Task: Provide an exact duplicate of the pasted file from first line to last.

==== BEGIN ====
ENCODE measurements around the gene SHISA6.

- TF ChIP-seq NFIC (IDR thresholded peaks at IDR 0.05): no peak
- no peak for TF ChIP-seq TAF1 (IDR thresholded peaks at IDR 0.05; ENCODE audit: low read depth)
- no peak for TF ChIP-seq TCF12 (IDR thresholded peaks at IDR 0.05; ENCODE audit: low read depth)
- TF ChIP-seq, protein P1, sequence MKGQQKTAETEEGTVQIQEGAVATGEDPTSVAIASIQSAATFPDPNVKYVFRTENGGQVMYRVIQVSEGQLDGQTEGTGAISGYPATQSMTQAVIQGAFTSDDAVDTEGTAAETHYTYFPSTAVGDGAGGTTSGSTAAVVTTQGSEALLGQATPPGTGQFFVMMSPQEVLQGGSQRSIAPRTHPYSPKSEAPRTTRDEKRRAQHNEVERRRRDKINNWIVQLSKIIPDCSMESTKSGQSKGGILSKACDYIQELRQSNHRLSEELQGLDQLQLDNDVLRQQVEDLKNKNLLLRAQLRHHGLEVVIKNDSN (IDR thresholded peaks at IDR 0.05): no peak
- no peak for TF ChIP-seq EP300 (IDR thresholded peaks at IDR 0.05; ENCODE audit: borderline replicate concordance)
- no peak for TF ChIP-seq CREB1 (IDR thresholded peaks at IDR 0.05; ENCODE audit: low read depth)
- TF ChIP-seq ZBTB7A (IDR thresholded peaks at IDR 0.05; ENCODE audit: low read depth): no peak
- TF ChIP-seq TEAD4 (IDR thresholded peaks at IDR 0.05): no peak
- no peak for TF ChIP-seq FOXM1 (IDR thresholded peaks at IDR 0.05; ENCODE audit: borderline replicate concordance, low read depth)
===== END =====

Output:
ENCODE measurements around the gene SHISA6.

- TF ChIP-seq NFIC (IDR thresholded peaks at IDR 0.05): no peak
- no peak for TF ChIP-seq TAF1 (IDR thresholded peaks at IDR 0.05; ENCODE audit: low read depth)
- no peak for TF ChIP-seq TCF12 (IDR thresholded peaks at IDR 0.05; ENCODE audit: low read depth)
- TF ChIP-seq, protein P1, sequence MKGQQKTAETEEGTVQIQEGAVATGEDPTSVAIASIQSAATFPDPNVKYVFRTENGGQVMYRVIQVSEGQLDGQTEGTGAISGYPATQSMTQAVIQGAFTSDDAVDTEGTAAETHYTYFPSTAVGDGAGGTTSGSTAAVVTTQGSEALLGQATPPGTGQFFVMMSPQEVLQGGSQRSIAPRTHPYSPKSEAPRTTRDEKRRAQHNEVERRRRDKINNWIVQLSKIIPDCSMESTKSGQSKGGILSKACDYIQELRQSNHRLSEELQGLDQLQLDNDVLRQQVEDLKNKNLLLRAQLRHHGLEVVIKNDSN (IDR thresholded peaks at IDR 0.05): no peak
- no peak for TF ChIP-seq EP300 (IDR thresholded peaks at IDR 0.05; ENCODE audit: borderline replicate concordance)
- no peak for TF ChIP-seq CREB1 (IDR thresholded peaks at IDR 0.05; ENCODE audit: low read depth)
- TF ChIP-seq ZBTB7A (IDR thresholded peaks at IDR 0.05; ENCODE audit: low read depth): no peak
- TF ChIP-seq TEAD4 (IDR thresholded peaks at IDR 0.05): no peak
- no peak for TF ChIP-seq FOXM1 (IDR thresholded peaks at IDR 0.05; ENCODE audit: borderline replicate concordance, low read depth)